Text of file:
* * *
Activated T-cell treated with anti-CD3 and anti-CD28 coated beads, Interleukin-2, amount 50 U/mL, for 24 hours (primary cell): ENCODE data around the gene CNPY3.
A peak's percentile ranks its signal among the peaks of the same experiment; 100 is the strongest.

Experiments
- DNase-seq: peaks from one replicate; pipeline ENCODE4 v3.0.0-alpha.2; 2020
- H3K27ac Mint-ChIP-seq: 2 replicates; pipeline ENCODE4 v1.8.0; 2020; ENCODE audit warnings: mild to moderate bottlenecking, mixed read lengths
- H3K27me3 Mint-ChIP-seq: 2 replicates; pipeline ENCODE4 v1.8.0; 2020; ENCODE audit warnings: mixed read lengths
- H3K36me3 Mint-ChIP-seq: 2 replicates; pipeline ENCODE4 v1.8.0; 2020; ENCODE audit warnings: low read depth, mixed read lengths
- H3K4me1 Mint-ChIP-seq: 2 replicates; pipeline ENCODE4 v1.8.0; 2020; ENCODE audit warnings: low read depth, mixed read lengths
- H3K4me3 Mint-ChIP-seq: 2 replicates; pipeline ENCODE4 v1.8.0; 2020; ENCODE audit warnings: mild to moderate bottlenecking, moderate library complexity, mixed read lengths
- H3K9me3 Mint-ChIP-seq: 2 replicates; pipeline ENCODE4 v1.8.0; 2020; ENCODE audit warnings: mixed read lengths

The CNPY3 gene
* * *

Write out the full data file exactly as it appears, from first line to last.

Activated T-cell treated with anti-CD3 and anti-CD28 coated beads, Interleukin-2, amount 50 U/mL, for 24 hours (primary cell): ENCODE data around the gene CNPY3.
A peak's percentile ranks its signal among the peaks of the same experiment; 100 is the strongest.

Experiments
- DNase-seq: peaks from one replicate; pipeline ENCODE4 v3.0.0-alpha.2; 2020
- H3K27ac Mint-ChIP-seq: 2 replicates; pipeline ENCODE4 v1.8.0; 2020; ENCODE audit warnings: mild to moderate bottlenecking, mixed read lengths
- H3K27me3 Mint-ChIP-seq: 2 replicates; pipeline ENCODE4 v1.8.0; 2020; ENCODE audit warnings: mixed read lengths
- H3K36me3 Mint-ChIP-seq: 2 replicates; pipeline ENCODE4 v1.8.0; 2020; ENCODE audit warnings: low read depth, mixed read lengths
- H3K4me1 Mint-ChIP-seq: 2 replicates; pipeline ENCODE4 v1.8.0; 2020; ENCODE audit warnings: low read depth, mixed read lengths
- H3K4me3 Mint-ChIP-seq: 2 replicates; pipeline ENCODE4 v1.8.0; 2020; ENCODE audit warnings: mild to moderate bottlenecking, moderate library complexity, mixed read lengths
- H3K9me3 Mint-ChIP-seq: 2 replicates; pipeline ENCODE4 v1.8.0; 2020; ENCODE audit warnings: mixed read lengths

The CNPY3 gene